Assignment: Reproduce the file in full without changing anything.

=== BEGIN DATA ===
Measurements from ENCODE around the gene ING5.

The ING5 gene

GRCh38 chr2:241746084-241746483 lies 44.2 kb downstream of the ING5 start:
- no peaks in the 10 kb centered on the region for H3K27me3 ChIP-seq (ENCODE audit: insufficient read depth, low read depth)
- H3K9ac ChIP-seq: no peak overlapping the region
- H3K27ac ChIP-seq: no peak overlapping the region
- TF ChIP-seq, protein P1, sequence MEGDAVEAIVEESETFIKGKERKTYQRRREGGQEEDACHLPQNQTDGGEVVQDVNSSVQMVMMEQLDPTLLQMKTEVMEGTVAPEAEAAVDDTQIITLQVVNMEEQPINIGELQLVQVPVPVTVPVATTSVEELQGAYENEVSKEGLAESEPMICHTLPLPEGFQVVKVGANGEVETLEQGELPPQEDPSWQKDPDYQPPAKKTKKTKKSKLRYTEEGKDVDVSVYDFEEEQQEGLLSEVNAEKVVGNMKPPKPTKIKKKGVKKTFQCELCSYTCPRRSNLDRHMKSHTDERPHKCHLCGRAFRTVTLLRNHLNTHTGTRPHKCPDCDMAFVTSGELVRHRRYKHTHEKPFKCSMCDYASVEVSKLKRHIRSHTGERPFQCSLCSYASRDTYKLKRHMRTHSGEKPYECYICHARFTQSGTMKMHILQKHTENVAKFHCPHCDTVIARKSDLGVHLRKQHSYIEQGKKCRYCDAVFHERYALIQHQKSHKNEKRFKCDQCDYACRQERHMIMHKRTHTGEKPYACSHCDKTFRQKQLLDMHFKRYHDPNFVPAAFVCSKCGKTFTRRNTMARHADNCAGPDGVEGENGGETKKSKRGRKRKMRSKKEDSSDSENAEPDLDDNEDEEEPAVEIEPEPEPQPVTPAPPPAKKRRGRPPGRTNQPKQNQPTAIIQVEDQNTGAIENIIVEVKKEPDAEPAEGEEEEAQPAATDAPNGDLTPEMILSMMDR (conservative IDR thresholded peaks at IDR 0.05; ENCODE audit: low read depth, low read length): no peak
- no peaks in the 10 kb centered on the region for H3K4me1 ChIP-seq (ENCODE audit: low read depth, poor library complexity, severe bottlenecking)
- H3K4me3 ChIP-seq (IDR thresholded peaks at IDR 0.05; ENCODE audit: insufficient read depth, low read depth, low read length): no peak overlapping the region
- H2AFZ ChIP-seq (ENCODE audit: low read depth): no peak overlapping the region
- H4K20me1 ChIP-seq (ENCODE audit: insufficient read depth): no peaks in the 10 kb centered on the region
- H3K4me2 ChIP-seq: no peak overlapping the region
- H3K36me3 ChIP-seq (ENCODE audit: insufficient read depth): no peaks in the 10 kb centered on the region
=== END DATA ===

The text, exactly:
Measurements from ENCODE around the gene ING5.

The ING5 gene

GRCh38 chr2:241746084-241746483 lies 44.2 kb downstream of the ING5 start:
- no peaks in the 10 kb centered on the region for H3K27me3 ChIP-seq (ENCODE audit: insufficient read depth, low read depth)
- H3K9ac ChIP-seq: no peak overlapping the region
- H3K27ac ChIP-seq: no peak overlapping the region
- TF ChIP-seq, protein P1, sequence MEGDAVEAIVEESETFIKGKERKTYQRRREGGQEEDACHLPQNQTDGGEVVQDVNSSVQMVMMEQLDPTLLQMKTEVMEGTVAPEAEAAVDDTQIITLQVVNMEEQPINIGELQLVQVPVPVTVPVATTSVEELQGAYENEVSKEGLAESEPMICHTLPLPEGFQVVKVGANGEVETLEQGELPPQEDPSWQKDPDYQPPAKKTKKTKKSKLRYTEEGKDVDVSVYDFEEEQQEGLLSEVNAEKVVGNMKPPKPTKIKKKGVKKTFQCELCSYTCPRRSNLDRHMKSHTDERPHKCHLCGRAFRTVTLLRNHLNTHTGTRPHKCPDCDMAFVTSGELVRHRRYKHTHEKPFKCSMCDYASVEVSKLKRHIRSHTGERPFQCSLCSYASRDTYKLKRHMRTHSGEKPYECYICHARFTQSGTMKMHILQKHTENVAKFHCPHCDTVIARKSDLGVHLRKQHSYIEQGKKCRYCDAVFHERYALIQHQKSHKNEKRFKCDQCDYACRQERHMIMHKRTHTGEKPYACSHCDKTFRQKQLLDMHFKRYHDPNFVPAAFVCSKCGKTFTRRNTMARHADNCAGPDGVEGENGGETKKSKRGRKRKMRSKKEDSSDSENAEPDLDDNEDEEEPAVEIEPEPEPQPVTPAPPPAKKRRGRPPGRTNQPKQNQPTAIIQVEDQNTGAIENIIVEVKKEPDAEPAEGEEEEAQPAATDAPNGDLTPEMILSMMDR (conservative IDR thresholded peaks at IDR 0.05; ENCODE audit: low read depth, low read length): no peak
- no peaks in the 10 kb centered on the region for H3K4me1 ChIP-seq (ENCODE audit: low read depth, poor library complexity, severe bottlenecking)
- H3K4me3 ChIP-seq (IDR thresholded peaks at IDR 0.05; ENCODE audit: insufficient read depth, low read depth, low read length): no peak overlapping the region
- H2AFZ ChIP-seq (ENCODE audit: low read depth): no peak overlapping the region
- H4K20me1 ChIP-seq (ENCODE audit: insufficient read depth): no peaks in the 10 kb centered on the region
- H3K4me2 ChIP-seq: no peak overlapping the region
- H3K36me3 ChIP-seq (ENCODE audit: insufficient read depth): no peaks in the 10 kb centered on the region